A New Port Authority Bus Terminal May Be Closer Than We Thought

Riders waiting to board buses at the Port Authority Bus Terminal. | Photo: The Record

Riders waiting to board buses at the Port Authority Bus Terminal. | Photo: The Record

Back in February, Port Authority of New York and New Jersey (PANYNJ) officials said it was “premature” to put any spending for the Port Authority Bus Terminal (PABT) in the capital program, and that nothing would be done regarding building a new bus garage until a $5.5 million study was complete.

But it seems like the Authority is revisiting this stance given new financial optimism and pressure from advocates and elected officials.

A few weeks ago, PANYNJ Commissioners Ken Lipper and Jeffrey Lynford of New York and David Steiner of New Jersey indicated that due to “several recent positive financial developments for the agency,” a new terminal “could and should be added” to the 10-year, $27.6 billion capital plan adopted in February. This news comes in response to New Jersey State Senator Loretta Weinberg’s testimony last month during the monthly meeting of the Port Authority Board of Directors.

The growing number of public complaints from New Jersey Transit commuters who use the PABT caught the attention of Assemblymembers Gordon Johnson and Senator Loretta Weinberg, who held a hearing on June 11 in Teaneck specifically to discuss concerns regarding the PABT. “We wanted to make sure in a most public way that NJ Transit and PANYNJ are well aware of the problems,” Weinberg said. “We’ve been hearing from our constituents,” who Weinberg says often must stand for more than an hour at a gate waiting to board a bus.

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NYCDOT Outreach Meeting on Woodhaven SBS: Mix of Viewpoints and Misconceptions

Community members envision a transformed Woodhaven Boulevard during a design charrette hosted by NYC DOT and MTA Bus. Photo: Kathi Ko

Community members envision a transformed Woodhaven Boulevard at a design workshop hosted by NYC DOT and MTA Bus. Photo: Kathi Ko

In late June, the New York City Department of Transportation and the MTA returned to Queens for a second round of workshops to solicit ideas for the Woodhaven Boulevard Select Bus Service (SBS) route — the first of its kind for the borough. Residents and community groups gathered for a design charrette to submit their visions for a transformed Woodhaven Boulevard. Amid some concerns, participants were eager to share their ideas on how to speed up bus service, ease congestion, and improve walkability along the corridor.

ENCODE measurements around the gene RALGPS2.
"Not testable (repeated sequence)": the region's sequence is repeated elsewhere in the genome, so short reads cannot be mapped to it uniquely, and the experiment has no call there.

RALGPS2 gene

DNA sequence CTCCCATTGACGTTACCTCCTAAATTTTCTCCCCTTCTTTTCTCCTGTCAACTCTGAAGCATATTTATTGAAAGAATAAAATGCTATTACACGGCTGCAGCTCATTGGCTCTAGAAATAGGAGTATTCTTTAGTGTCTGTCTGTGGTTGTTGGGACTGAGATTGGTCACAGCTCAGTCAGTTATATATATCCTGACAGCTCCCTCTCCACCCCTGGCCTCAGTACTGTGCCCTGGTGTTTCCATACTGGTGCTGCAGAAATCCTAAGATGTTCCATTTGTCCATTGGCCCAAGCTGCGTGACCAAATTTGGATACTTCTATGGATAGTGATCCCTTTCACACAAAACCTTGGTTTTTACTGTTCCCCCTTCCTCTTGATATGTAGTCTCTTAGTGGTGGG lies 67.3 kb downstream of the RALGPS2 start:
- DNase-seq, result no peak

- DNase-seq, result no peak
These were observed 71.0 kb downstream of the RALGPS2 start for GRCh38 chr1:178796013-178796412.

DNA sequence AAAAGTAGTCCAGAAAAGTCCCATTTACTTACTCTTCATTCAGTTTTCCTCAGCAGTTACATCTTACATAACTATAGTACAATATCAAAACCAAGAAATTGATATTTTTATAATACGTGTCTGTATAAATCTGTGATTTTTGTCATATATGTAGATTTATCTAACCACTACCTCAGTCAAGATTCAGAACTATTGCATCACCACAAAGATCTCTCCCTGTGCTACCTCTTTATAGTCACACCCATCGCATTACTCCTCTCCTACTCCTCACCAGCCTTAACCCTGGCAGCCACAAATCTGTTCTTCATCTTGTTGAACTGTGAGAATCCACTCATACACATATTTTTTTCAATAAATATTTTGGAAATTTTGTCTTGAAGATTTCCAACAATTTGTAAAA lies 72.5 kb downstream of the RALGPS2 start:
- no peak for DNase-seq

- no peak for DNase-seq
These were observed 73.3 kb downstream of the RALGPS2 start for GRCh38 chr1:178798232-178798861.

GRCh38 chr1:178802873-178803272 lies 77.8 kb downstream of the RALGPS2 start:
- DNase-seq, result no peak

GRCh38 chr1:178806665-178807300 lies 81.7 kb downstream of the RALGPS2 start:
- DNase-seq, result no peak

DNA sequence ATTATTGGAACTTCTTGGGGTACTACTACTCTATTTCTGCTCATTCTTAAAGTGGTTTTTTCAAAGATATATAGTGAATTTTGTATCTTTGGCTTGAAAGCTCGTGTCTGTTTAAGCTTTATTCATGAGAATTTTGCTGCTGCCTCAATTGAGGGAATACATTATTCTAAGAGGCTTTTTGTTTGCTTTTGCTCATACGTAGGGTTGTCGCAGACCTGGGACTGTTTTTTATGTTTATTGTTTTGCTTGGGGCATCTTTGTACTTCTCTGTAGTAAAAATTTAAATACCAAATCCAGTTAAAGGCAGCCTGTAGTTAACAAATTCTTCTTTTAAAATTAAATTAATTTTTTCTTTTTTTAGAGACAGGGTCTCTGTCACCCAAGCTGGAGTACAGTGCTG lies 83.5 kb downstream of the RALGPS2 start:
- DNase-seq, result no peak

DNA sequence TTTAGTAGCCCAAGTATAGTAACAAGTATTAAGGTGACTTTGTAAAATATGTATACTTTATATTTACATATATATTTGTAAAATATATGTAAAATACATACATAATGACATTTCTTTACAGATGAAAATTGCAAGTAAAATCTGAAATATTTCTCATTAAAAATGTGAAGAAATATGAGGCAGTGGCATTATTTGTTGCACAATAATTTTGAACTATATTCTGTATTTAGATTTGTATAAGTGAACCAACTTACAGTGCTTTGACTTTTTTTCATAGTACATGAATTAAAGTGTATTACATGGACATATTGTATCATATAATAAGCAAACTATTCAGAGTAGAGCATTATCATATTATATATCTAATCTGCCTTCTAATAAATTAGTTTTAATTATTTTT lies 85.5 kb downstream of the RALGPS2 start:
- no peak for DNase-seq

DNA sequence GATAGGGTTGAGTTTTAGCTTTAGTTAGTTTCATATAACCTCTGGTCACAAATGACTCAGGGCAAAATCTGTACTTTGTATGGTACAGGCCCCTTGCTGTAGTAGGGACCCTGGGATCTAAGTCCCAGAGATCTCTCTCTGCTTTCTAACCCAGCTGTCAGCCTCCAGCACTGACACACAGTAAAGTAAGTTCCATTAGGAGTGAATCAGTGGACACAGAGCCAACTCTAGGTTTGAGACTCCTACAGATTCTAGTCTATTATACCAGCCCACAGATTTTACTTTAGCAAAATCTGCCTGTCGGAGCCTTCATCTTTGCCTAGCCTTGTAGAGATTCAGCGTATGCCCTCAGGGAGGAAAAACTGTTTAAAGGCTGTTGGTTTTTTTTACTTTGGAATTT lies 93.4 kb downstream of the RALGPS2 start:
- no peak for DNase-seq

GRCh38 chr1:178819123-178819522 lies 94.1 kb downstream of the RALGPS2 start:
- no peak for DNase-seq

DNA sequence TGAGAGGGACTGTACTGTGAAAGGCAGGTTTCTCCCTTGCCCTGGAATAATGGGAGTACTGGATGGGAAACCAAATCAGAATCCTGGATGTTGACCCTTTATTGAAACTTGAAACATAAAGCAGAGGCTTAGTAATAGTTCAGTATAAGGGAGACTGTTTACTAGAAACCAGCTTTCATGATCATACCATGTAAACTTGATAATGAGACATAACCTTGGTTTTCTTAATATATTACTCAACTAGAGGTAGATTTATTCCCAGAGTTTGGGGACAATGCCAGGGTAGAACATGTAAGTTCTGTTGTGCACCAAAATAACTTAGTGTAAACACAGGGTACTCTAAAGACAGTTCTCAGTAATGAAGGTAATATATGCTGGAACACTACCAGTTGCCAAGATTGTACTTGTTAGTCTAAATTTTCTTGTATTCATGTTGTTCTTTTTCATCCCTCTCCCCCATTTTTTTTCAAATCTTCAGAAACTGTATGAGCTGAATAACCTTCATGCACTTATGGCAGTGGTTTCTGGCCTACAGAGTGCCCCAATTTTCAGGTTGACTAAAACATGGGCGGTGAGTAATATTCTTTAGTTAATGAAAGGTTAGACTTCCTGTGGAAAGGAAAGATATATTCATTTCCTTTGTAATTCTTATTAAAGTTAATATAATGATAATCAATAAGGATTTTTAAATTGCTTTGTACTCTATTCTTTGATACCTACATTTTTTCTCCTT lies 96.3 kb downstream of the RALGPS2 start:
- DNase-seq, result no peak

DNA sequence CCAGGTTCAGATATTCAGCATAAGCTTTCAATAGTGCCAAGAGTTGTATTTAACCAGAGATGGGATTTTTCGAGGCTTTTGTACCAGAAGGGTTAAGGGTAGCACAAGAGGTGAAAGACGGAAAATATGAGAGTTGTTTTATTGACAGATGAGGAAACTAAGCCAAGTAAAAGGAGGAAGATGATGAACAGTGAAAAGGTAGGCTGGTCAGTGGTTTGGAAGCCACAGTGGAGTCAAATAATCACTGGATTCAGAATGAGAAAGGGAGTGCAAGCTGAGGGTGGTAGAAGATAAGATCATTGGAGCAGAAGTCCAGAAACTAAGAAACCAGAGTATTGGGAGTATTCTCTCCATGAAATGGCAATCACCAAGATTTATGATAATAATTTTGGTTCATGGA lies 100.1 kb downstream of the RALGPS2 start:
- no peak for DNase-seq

Most workshop participants agreed that something needs to be done to relieve the infamously congested and dangerous corridor. At the first meeting back in April, participants discussed how and where they live, work and play along Woodhaven and Cross Bay Boulevards, as well as their choices of and experiences with various commute modes. The feedback revealed local concerns including very slow and unreliable buses, dangerous and difficult pedestrian crossings, and traffic congestion.

During last week’s design charrette, participants engaged in a streetscape redesign envisioning process using elements of SBS and bus rapid transit (BRT) — similar to what MTR envisioned — as well as complete streets elements. The room was abuzz with a mix of proponents for big and bold ideas; others who were open to SBS, and even full-fledged BRT, but with some reservations about how SBS might affect congestion, parking and local bus service; as well as those who were seemingly opposed to any changes to the status quo.

Since city-wide SBS routes currently in service show that these concerns do not necessarily materialize, MTR decided to take a stab at addressing some of these concerns:
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2014 New York Legislative Session Wraps Up with Traffic Safety, PANYNJ Reform and Sneaky TZB Financing

 | Photo: AP via legislativegazette.com

State legislators voted in favor of allowing New York City to lower its default speed limit to 25 miles per hour in the 2014 legislative session. | Photo: AP via legislativegazette.com

It was an action-packed end-of-session for transportation advocates in Albany, with some squeaker wins as well as some disappointing losses which will no doubt be on next year’s sustainable transportation wish list.

Lowering Speeds

A key victory this year came when the State Senate laid politics aside and granted New York City Mayor Bill de Blasio a key component of his Vision Zero plan: the authority to lower the default speed limit to 25 mph throughout the five boroughs.

Assemblymember Danny O’Donnell was an early and effective champion in the Assembly, but in the Senate, passage was less certain when election year politics entered into the negotiations.